JULY 16, 2009
India Designates Sites for U.S. Nuclear Deals
By AMOL SHARMA
India selected two sites U.S. companies can eventually build nuclear-power reactors, a significant step as the countries look to implement the landmark nuclear pact they completed last fall, according to people familiar with the matter.
But the selection, which could be announced when U.S. Secretary of State Hillary Clinton visits India this week, is unlikely to lead to quick contracts for companies such as GE-Hitachi and Westinghouse Electric Co. to begin building plants.
The U.S. companies must still overcome a range of regulatory and legal hurdles in both countries and are concerned that state-backed rivals from France and Russia -- which face fewer regulations in both India and on their home turf -- have an advantage in India's $100 billion nuclear energy sweepstakes. India has already designated sites for French and Russian nuclear reactors.
The U.S.-India agreement ended a 34-year U.S. moratorium on nuclear trade with India following the country's first nuclear tests in 1974. The deal opened the door for U.S. and foreign companies to sell reactor technology and fuel to India and required India to allow greater international inspections of its civilian nuclear facilities. The pact took more than three years to complete and was hailed in both countries as a major foreign policy breakthrough.
During her visit, Mrs. Clinton is expected to highlight several areas of "strategic dialogue" with India, including national security, trade, education and the environment, people familiar with the visit said. After decades of estrangement over the nuclear issue and Cold War differences, the U.S. and India have improved their relationship markedly in recent years. Bilateral trade is expanding and reached $45 billion last year. Military cooperation is increasing.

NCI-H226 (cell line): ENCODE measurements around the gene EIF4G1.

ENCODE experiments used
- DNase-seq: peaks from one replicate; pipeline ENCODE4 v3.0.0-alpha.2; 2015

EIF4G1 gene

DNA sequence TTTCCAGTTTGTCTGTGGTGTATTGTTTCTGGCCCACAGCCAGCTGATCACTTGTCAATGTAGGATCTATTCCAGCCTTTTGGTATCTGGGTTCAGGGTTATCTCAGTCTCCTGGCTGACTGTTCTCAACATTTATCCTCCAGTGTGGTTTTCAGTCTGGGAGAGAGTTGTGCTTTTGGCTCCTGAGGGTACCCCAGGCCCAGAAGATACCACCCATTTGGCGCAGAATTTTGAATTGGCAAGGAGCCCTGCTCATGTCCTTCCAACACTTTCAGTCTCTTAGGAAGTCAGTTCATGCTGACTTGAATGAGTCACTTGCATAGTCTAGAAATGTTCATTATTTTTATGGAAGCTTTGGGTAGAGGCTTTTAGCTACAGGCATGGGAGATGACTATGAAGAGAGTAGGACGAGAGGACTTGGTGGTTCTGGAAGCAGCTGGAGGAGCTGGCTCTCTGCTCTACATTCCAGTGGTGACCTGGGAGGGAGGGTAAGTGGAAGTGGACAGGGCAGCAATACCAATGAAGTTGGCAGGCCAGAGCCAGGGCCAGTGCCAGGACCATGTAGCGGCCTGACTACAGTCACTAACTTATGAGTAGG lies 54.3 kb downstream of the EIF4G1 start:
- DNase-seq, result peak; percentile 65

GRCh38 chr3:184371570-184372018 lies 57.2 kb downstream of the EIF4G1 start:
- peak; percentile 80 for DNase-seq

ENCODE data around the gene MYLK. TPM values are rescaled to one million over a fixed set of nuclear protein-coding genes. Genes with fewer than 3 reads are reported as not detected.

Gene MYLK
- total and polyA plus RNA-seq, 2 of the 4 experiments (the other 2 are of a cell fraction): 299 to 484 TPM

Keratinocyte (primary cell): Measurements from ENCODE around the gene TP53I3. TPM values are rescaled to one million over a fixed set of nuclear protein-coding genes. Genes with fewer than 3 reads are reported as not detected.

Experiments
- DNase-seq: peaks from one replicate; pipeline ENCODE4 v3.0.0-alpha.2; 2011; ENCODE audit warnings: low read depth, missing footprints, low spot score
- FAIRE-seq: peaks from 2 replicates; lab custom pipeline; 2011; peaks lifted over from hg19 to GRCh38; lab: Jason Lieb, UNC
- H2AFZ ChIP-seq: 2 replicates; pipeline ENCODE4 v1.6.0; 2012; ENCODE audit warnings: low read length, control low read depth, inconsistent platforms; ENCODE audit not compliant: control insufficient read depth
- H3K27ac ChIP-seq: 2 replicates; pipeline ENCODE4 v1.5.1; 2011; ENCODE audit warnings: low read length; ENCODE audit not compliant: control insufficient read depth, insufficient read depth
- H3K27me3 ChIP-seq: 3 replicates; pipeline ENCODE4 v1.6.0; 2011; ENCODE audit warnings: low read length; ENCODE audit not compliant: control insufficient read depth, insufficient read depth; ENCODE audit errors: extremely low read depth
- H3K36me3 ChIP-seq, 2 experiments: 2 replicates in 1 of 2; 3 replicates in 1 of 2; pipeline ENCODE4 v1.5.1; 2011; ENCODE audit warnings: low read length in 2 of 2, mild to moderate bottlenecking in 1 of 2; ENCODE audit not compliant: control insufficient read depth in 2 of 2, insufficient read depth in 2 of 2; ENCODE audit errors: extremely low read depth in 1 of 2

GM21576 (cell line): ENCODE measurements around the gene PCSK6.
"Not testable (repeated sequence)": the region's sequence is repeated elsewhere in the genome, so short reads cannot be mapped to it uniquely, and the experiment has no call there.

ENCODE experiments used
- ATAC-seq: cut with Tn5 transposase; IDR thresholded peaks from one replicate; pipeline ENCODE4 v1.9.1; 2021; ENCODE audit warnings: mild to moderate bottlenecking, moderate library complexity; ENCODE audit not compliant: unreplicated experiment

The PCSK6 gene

The two countries may also use Mrs. Clinton's trip to announce completion of an agreement for the U.S. to track sales of defense equipment and ensure it is used for its stated intent, according to people familiar with the matter. That "end-use monitoring" agreement will be crucial, experts say, as U.S. companies compete for major contracts such as India's plans to purchase 126 fighter jets at an estimated cost of $11 billion.
A spokesman for India's Ministry of External Affairs said that some agreements will "naturally" be finalized between the U.S. and India during Mrs. Clinton's trip but declined to elaborate.
The Obama administration's assistant secretary of state for South Asia, Robert Blake, said the U.S. was hoping to announce the two nuclear sites, as well as the end-use agreement, during Mrs. Clinton's visit to New Delhi on Monday. Mr. Blake also disputed charges that the U.S.-India civil nuclear accord was failing to develop as quickly as U.S. corporations had hoped. "I don't think there should be any apprehension about the future of the civil nuclear agreement," Mr. Blake said.
There are still points of tension that Mrs. Clinton will have to address. Indian officials are concerned about what they perceive to be growing protectionism in the U.S. over India's strength in low-cost business outsourcing. And they object to climate-change legislation moving through Congress that would impose tariffs on products from countries that don't reduce greenhouse-gas emissions.
The nuclear sites the Indian government is likely to name for U.S. companies are in the states of Andhra Pradesh and Gujarat. But there are still several roadblocks preventing U.S. companies from cutting deals with India. The U.S. Department of Energy, for instance, hasn't granted American companies the licenses needed to engage in sensitive technical discussions about their products with Indian companies.